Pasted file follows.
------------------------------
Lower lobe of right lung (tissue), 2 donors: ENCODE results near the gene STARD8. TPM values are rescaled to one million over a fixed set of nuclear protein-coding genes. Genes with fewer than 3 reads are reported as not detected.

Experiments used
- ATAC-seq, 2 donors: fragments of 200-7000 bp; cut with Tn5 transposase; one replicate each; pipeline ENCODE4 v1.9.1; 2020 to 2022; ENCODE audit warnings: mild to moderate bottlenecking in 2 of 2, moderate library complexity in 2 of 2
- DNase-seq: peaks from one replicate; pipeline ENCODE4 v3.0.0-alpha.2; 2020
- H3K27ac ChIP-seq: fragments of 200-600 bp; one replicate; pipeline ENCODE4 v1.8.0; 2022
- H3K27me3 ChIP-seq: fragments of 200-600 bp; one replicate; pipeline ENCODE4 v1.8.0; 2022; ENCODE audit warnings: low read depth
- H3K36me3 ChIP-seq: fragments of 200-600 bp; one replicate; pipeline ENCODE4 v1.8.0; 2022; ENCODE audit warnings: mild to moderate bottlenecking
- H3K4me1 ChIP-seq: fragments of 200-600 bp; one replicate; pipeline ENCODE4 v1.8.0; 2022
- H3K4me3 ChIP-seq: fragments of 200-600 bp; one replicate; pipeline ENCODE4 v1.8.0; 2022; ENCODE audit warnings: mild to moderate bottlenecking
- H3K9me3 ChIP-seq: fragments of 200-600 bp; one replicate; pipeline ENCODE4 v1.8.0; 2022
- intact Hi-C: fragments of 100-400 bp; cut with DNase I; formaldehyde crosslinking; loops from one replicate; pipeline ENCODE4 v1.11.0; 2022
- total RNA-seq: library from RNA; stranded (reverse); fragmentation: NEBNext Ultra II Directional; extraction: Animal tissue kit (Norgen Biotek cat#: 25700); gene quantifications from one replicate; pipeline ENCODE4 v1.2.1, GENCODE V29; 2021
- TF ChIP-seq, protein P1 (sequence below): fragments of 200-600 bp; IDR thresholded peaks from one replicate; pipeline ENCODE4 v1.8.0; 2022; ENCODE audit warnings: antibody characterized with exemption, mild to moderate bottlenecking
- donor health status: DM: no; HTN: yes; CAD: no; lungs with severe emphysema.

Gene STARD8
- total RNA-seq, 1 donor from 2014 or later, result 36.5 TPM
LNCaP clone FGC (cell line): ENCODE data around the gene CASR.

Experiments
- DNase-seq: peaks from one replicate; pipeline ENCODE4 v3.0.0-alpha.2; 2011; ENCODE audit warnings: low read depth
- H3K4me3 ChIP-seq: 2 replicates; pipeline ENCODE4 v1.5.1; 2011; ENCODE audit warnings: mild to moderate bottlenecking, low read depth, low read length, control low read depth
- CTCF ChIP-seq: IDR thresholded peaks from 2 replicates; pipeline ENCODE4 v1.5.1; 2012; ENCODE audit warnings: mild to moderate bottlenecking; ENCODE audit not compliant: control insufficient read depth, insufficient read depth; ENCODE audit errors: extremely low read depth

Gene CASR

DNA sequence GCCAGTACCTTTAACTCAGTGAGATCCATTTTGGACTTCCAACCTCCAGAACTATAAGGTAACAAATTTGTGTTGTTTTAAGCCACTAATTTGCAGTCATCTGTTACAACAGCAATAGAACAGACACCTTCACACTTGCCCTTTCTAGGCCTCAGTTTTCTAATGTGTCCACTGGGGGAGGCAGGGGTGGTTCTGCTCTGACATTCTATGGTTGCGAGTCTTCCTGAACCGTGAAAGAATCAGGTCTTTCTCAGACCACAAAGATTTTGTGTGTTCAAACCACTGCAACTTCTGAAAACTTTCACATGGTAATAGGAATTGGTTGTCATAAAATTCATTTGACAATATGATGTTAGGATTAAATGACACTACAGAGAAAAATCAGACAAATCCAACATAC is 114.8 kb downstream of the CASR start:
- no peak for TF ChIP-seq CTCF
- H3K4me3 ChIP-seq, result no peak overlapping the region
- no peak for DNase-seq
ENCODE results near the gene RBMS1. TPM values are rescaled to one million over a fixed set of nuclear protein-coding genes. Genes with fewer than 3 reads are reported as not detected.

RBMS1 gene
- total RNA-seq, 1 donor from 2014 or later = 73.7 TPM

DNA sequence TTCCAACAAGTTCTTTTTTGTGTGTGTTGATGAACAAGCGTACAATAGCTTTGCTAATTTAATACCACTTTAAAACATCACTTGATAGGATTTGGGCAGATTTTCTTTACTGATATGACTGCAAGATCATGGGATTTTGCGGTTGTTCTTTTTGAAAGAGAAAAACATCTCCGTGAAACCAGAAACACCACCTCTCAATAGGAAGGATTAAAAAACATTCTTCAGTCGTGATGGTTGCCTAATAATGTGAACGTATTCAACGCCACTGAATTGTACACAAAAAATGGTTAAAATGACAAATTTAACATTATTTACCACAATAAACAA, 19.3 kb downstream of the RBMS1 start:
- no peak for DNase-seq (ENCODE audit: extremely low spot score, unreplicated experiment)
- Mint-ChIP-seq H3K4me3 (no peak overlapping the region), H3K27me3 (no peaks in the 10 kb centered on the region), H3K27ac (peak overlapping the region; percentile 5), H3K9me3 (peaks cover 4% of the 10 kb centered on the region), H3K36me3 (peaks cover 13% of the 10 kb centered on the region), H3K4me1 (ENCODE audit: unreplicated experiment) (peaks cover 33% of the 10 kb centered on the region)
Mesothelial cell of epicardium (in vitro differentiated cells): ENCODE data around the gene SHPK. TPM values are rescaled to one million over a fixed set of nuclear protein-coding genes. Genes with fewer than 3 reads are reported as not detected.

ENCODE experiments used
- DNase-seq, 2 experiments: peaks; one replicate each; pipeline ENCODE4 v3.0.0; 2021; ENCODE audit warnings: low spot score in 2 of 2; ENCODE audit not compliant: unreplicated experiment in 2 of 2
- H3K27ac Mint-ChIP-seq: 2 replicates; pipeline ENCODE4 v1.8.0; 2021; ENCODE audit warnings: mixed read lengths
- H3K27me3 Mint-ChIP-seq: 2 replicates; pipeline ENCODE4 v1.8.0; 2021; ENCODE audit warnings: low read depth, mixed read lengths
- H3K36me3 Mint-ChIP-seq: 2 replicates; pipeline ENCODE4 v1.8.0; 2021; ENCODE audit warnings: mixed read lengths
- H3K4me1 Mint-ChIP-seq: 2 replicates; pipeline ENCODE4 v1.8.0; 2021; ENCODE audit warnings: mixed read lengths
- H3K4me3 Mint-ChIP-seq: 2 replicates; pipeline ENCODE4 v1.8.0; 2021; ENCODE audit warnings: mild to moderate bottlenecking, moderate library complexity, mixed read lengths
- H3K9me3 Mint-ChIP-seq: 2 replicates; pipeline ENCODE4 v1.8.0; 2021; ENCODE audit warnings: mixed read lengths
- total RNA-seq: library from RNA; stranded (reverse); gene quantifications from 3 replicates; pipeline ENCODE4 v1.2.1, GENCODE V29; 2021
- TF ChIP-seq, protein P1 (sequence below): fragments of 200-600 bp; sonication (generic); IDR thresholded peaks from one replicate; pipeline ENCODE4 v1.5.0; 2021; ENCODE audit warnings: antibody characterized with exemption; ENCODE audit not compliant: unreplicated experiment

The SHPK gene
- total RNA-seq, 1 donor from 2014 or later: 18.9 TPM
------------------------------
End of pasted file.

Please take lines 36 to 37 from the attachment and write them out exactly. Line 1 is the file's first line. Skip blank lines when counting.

- H3K27ac Mint-ChIP-seq: 2 replicates; pipeline ENCODE4 v1.8.0; 2021; ENCODE audit warnings: mixed read lengths
- H3K27me3 Mint-ChIP-seq: 2 replicates; pipeline ENCODE4 v1.8.0; 2021; ENCODE audit warnings: low read depth, mixed read lengths